Sustainability & Responsiblity
We see sustainability as our compass for better food production and better business. All of the fruit that we dry is grown in the United States, mostly from California and in some cases, the Pacific Northwest. We strive to source the most local fruit possible, in an effort to strengthen our local and state economies, support family farmers, and reduce our carbon footprint. Most of the fruit we source is grown within a 100 mile radius of our facility, right in the heart of the world’s “fruit basket”, and home of the finest abundance of fruit varieties.
Over 95% of all waste at our production facility is recycled or upcycled. The by-products of our finished goods go toward either livestock feed or compost, and all of our used packaging material is recycled.
Our facility’s electricity is served by the Turlock Irrigation District (TID), a vertically integrated, customer-owned utility. TID has a diverse portfolio of generation assets, including wind, solar, geothermal, large hydro, small hydro, and two state of the art combustion turbine plants providing local reliability. In 2017, TID’s retail electric portfolio was 51 percent carbon-free. TID supports the state’s climate policies and is on track to meet the ambitious goal of a 100% carbon-free retail electric grid by 2045.
Having roots in the farming and fruit growing industry, we are acutely aware of the continuous learning, improvement, and collaboration that goes into providing the freshest, most abundant food supply on the planet. The community of American fruit growers is a highly educated and advanced sector of the agricultural industry, and with that comes a deep social and environmental awareness. As environmental stewards, fruit growers are on a never-ending quest to protect our precious land and resources while supplying the most exquisite produce in the world and nurturing and protecting sustainable agriculture for future generations.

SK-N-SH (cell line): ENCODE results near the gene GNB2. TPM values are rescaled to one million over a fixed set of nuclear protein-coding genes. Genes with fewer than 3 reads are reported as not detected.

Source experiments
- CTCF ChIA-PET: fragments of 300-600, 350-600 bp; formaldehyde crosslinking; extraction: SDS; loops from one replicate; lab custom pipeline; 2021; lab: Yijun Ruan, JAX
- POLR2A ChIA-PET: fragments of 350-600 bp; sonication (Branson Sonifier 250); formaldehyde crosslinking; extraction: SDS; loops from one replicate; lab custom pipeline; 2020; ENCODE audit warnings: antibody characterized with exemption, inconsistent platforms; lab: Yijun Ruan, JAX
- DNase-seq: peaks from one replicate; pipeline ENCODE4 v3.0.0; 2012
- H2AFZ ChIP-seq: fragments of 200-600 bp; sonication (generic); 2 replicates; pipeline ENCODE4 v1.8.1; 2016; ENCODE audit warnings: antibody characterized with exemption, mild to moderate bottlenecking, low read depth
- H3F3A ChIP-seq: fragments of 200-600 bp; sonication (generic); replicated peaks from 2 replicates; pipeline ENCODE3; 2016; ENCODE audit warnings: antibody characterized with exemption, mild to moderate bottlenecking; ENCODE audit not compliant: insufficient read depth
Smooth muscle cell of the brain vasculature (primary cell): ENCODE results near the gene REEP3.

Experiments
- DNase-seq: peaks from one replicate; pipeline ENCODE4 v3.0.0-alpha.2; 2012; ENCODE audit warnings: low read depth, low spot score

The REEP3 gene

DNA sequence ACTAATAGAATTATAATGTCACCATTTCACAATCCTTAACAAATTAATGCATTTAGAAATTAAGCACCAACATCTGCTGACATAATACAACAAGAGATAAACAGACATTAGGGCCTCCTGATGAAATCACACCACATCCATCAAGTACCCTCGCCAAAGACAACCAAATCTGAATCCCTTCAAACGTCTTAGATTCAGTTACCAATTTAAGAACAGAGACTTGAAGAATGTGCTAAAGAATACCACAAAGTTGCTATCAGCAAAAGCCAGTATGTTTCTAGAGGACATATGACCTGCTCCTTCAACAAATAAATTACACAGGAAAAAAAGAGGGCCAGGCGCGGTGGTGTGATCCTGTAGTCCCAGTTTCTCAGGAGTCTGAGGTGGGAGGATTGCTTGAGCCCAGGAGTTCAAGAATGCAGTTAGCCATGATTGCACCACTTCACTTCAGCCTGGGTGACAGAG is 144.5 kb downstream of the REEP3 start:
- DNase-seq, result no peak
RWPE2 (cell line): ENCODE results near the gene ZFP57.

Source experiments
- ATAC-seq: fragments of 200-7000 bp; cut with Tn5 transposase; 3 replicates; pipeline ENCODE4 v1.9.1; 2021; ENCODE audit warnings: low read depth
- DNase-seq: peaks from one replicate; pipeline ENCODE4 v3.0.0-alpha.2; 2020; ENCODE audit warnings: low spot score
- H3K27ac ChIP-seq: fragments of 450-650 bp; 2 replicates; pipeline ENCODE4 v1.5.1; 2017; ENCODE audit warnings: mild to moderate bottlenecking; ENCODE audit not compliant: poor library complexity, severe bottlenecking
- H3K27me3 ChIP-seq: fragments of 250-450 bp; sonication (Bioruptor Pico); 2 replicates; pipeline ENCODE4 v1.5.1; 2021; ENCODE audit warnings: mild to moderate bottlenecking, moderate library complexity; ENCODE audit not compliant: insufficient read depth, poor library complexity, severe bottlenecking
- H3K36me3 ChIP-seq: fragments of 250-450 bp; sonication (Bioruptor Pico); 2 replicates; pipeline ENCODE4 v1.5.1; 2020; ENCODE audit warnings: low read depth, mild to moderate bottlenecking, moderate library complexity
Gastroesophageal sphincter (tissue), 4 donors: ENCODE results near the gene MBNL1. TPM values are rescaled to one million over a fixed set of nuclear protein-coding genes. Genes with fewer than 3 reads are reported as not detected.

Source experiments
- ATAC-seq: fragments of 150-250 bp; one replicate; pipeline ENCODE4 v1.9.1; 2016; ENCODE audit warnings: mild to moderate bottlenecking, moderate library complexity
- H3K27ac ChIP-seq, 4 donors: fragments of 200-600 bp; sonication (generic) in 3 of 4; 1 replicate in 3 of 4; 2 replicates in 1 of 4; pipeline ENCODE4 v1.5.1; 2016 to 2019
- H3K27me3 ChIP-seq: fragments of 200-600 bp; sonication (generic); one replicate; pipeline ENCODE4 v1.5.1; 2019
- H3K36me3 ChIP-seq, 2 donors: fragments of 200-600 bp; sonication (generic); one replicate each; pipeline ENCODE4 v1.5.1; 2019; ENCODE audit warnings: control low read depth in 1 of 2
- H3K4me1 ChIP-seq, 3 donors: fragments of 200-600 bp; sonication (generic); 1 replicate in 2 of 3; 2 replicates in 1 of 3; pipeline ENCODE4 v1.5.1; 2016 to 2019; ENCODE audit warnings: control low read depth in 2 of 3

An example of this would be the utilization of IPM (Integrated Pest Management) in farming practices. The methods of IPM require an understanding of population ecology and biology of the pest in developing a “management strategy”; thus, the judicious use of a variety of methods to accomplish a desired result without damaging the environment. An important aspect of this is biological control, which is focused on the use of predators and parasitoids (i.e., parasites of insects) to control another organism which would otherwise cause damage to the fruit.
Our goal as a food producer is to provide the purest possible products to our customers that are of the utmost quality and defect-free, while working in harmony with nature. We are continually improving our processes in order to work toward achieving this every single day.
Community Mindedness and Social Responsibility
Sustainable agriculture and food production depend upon vibrant and healthy people. We treat our neighbors, our team members, and our community as an extension of our Bella Viva family.
Translated from Italian, Bella Viva means “Beautiful Living”. Our company name embodies our wish for all we serve: our customers, consumers, team members, and the community at large. We strive to have a positive economic impact on the local community.
Bella Viva Orchards donates to nearly 100 charitable organizations annually, many of which are within our local community - but we don’t stop there. We believe that our ability to have an impact through our nutrient dense products goes beyond our walls and our borders toward a deeper understanding of our shared humanity. That is why we also partner with organizations responding to humanitarian needs and crises such as famine and natural disasters in approximately 40 nations. Over the last 10 years, we have had the opportunity to donate over 4 million servings of dried fruit all over the world, with the intention of bettering lives of those within our human family through healthy nourishment.